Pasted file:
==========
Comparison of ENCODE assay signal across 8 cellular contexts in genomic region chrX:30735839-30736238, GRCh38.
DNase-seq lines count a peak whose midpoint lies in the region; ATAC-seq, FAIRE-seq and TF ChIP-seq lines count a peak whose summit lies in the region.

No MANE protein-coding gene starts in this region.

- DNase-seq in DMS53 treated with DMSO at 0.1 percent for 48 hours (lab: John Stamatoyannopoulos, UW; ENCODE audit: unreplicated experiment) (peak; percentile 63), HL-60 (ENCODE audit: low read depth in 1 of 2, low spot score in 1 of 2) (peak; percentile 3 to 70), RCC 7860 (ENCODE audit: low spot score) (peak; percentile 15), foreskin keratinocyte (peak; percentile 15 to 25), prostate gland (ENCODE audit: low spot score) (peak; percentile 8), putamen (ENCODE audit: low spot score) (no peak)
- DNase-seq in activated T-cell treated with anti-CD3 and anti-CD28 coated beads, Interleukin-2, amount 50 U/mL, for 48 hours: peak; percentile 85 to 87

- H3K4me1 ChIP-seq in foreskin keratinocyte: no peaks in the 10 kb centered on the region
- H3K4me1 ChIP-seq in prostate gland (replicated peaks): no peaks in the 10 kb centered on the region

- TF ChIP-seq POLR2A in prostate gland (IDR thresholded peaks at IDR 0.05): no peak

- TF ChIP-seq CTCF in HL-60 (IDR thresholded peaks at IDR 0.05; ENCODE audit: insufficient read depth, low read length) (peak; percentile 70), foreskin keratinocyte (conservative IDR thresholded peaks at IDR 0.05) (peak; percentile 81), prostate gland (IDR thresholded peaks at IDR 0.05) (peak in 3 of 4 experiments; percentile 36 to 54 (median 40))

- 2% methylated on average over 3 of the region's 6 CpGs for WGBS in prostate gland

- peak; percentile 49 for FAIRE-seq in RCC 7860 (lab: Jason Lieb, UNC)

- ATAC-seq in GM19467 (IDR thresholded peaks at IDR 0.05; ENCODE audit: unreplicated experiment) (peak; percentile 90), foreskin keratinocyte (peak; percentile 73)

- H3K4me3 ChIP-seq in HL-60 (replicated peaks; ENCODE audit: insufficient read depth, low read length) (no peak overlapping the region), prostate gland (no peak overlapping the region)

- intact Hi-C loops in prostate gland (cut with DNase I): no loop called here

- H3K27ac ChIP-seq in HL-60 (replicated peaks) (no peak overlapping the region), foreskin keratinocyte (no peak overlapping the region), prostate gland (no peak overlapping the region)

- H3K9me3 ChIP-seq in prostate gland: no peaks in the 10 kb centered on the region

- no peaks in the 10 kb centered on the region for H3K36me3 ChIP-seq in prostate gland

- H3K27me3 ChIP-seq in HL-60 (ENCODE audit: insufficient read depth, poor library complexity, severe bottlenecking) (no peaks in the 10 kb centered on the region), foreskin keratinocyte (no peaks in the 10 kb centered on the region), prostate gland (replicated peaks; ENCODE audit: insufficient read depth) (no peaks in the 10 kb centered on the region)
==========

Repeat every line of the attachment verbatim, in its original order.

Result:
Comparison of ENCODE assay signal across 8 cellular contexts in genomic region chrX:30735839-30736238, GRCh38.
DNase-seq lines count a peak whose midpoint lies in the region; ATAC-seq, FAIRE-seq and TF ChIP-seq lines count a peak whose summit lies in the region.

No MANE protein-coding gene starts in this region.

- DNase-seq in DMS53 treated with DMSO at 0.1 percent for 48 hours (lab: John Stamatoyannopoulos, UW; ENCODE audit: unreplicated experiment) (peak; percentile 63), HL-60 (ENCODE audit: low read depth in 1 of 2, low spot score in 1 of 2) (peak; percentile 3 to 70), RCC 7860 (ENCODE audit: low spot score) (peak; percentile 15), foreskin keratinocyte (peak; percentile 15 to 25), prostate gland (ENCODE audit: low spot score) (peak; percentile 8), putamen (ENCODE audit: low spot score) (no peak)
- DNase-seq in activated T-cell treated with anti-CD3 and anti-CD28 coated beads, Interleukin-2, amount 50 U/mL, for 48 hours: peak; percentile 85 to 87

- H3K4me1 ChIP-seq in foreskin keratinocyte: no peaks in the 10 kb centered on the region
- H3K4me1 ChIP-seq in prostate gland (replicated peaks): no peaks in the 10 kb centered on the region

- TF ChIP-seq POLR2A in prostate gland (IDR thresholded peaks at IDR 0.05): no peak

- TF ChIP-seq CTCF in HL-60 (IDR thresholded peaks at IDR 0.05; ENCODE audit: insufficient read depth, low read length) (peak; percentile 70), foreskin keratinocyte (conservative IDR thresholded peaks at IDR 0.05) (peak; percentile 81), prostate gland (IDR thresholded peaks at IDR 0.05) (peak in 3 of 4 experiments; percentile 36 to 54 (median 40))

- 2% methylated on average over 3 of the region's 6 CpGs for WGBS in prostate gland

- peak; percentile 49 for FAIRE-seq in RCC 7860 (lab: Jason Lieb, UNC)

- ATAC-seq in GM19467 (IDR thresholded peaks at IDR 0.05; ENCODE audit: unreplicated experiment) (peak; percentile 90), foreskin keratinocyte (peak; percentile 73)

- H3K4me3 ChIP-seq in HL-60 (replicated peaks; ENCODE audit: insufficient read depth, low read length) (no peak overlapping the region), prostate gland (no peak overlapping the region)

- intact Hi-C loops in prostate gland (cut with DNase I): no loop called here

- H3K27ac ChIP-seq in HL-60 (replicated peaks) (no peak overlapping the region), foreskin keratinocyte (no peak overlapping the region), prostate gland (no peak overlapping the region)

- H3K9me3 ChIP-seq in prostate gland: no peaks in the 10 kb centered on the region

- no peaks in the 10 kb centered on the region for H3K36me3 ChIP-seq in prostate gland

- H3K27me3 ChIP-seq in HL-60 (ENCODE audit: insufficient read depth, poor library complexity, severe bottlenecking) (no peaks in the 10 kb centered on the region), foreskin keratinocyte (no peaks in the 10 kb centered on the region), prostate gland (replicated peaks; ENCODE audit: insufficient read depth) (no peaks in the 10 kb centered on the region)